Written by JAN LARSON McLAUGHLIN Sentinel County Editor
Wednesday, 15 May 2013 09:36
NORTH BALTIMORE - The CSX rail hub in Wood County was built to be expanded in the future. But few expected the future to be so soon.
Just two years from the opening of the $175 million site in Henry Township, CSX officials plan to spend another $42 million on an expansion. Tuesday morning, CSX officials held a conference call with the Wood County Commissioners to explain their plans and seek county support for a federal grant to pay for half the project.
"We always anticipated expansion," said Rusty Orben, director of public affairs for CSX Transportation.
"We've filled the capacity a little bit faster than we thought," said Carl Warren, director of strategic infrastructure for CSX.
The 500-acre site currently employs nearly 300 people, and handles more than 30 trains a day, with an annual capacity of 2 million containers.
The proposed expansion will fit in the existing 500 acres, and will require more employees, though it is not known how many more, according to Duke Acor, the rail hub manager.3
The expansion will extend the processing area 2,300 feet to the west, and require the installation of two additional cranes. The five existing cranes are 100-feet high and span 306 feet, covering all eight tracks underneath them.
The electric cranes actually generate energy when lowering the container boxes onto different trains.
The rail hub has been described as the equivalent of an airport terminal for rail containers. Like airports, where passengers come in and get rerouted to different planes, the rail cars do the same type of shuffling with the help of massive cranes straddling eight tracks. It has been estimated that one intermodal train takes 280 semi-trucks off the highway.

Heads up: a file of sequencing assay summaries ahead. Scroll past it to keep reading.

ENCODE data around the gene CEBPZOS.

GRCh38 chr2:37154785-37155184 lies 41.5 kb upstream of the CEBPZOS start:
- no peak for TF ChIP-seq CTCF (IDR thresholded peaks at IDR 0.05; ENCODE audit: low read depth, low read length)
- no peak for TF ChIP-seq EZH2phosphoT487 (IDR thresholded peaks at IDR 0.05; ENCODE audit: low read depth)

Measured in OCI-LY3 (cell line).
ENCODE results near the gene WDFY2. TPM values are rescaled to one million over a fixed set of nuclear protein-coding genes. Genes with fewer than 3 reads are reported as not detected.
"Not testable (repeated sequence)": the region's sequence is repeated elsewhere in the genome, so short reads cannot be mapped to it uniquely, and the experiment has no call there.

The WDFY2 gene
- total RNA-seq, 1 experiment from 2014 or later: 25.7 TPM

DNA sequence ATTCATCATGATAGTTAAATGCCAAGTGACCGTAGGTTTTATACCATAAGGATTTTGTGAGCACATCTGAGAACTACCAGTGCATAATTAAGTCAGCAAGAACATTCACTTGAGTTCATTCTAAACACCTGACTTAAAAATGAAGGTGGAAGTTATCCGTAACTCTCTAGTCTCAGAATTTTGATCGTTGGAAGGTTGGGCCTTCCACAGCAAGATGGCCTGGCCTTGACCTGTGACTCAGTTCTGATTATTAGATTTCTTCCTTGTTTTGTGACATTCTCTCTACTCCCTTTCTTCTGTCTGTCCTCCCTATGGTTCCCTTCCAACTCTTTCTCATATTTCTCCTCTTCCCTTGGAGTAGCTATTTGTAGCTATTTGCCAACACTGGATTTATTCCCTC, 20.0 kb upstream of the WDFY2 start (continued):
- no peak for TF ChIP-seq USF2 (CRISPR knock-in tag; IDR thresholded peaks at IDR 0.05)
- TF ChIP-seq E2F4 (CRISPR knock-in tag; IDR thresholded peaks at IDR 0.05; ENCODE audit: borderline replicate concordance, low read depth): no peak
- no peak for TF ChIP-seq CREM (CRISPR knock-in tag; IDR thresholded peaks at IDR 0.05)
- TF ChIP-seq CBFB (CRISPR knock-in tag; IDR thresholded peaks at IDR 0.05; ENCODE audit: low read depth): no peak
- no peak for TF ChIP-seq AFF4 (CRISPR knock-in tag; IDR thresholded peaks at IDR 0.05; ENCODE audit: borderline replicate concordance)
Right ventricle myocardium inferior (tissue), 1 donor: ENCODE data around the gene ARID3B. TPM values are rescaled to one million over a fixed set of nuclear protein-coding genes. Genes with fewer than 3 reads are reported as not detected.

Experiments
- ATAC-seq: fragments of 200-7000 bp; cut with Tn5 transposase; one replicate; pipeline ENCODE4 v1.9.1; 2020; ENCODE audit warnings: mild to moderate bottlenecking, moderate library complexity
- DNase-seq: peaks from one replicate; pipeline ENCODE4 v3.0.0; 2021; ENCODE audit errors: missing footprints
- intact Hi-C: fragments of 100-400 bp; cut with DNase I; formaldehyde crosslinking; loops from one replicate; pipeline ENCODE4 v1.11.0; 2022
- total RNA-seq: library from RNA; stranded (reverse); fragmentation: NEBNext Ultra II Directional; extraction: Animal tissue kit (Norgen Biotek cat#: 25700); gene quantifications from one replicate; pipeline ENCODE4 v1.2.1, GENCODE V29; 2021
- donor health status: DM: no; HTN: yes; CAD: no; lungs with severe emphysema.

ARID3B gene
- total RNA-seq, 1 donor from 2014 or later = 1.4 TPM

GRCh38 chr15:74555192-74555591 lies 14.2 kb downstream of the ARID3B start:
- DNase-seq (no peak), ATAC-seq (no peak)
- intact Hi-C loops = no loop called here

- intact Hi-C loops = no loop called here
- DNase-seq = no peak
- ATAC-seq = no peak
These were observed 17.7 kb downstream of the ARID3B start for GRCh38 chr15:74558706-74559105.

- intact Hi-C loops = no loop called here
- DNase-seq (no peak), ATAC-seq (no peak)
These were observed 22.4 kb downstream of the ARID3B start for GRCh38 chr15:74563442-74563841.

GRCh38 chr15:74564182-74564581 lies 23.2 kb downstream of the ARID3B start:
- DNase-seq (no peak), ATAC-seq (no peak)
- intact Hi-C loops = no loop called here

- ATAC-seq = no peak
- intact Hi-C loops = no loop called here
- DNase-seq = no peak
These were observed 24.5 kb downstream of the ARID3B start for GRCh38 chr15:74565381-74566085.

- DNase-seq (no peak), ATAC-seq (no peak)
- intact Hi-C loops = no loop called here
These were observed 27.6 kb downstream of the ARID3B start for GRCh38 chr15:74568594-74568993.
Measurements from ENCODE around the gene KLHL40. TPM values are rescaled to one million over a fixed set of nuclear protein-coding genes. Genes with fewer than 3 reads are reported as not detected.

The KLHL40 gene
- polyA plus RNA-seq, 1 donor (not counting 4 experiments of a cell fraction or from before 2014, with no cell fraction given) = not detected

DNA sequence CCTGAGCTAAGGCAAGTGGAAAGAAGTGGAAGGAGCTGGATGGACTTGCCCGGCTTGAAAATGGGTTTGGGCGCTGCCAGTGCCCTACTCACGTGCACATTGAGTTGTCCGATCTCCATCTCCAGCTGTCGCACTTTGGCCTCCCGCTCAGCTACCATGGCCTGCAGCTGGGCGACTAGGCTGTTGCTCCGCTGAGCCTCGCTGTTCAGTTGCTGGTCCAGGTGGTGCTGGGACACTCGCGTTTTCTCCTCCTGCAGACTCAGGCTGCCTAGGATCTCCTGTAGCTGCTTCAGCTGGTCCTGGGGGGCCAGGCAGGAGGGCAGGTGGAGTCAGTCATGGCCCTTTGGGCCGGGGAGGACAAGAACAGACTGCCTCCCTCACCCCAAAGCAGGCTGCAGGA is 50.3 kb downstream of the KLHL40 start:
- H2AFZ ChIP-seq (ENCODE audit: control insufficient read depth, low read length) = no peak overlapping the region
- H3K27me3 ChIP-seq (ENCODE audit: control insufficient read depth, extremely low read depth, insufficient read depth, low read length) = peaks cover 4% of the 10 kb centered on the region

"I think we have a strong story to tell about the terminal," Orben told the county commissioners. But that story will be even stronger if it has support from local governmental officials.
Orben said North Baltimore and Henry Township officials have been informed and are already on board.
"Both of them expressed pretty positive responses," Orben said.
If Wood County officials agreed to be the "public sponsor" of the grant request, "that puts us in a strong position to be awarded funding," he said.
The commissioners agreed.
Commissioner Jim Carter asked if the expansion will mean more trains using the site.
"I wouldn't anticipate a major increase of train traffic," Orben said.
But with the site's ability to handle double stacked trains, and with the entire East Coast rail system soon being able to accommodate double stacked trains, the hub may be able to process more rail boxes, he said.
"We do see the need to expand," Acor explained, adding that the hub will then be able to "build denser" trains.
"It's actually shovel ready," he said.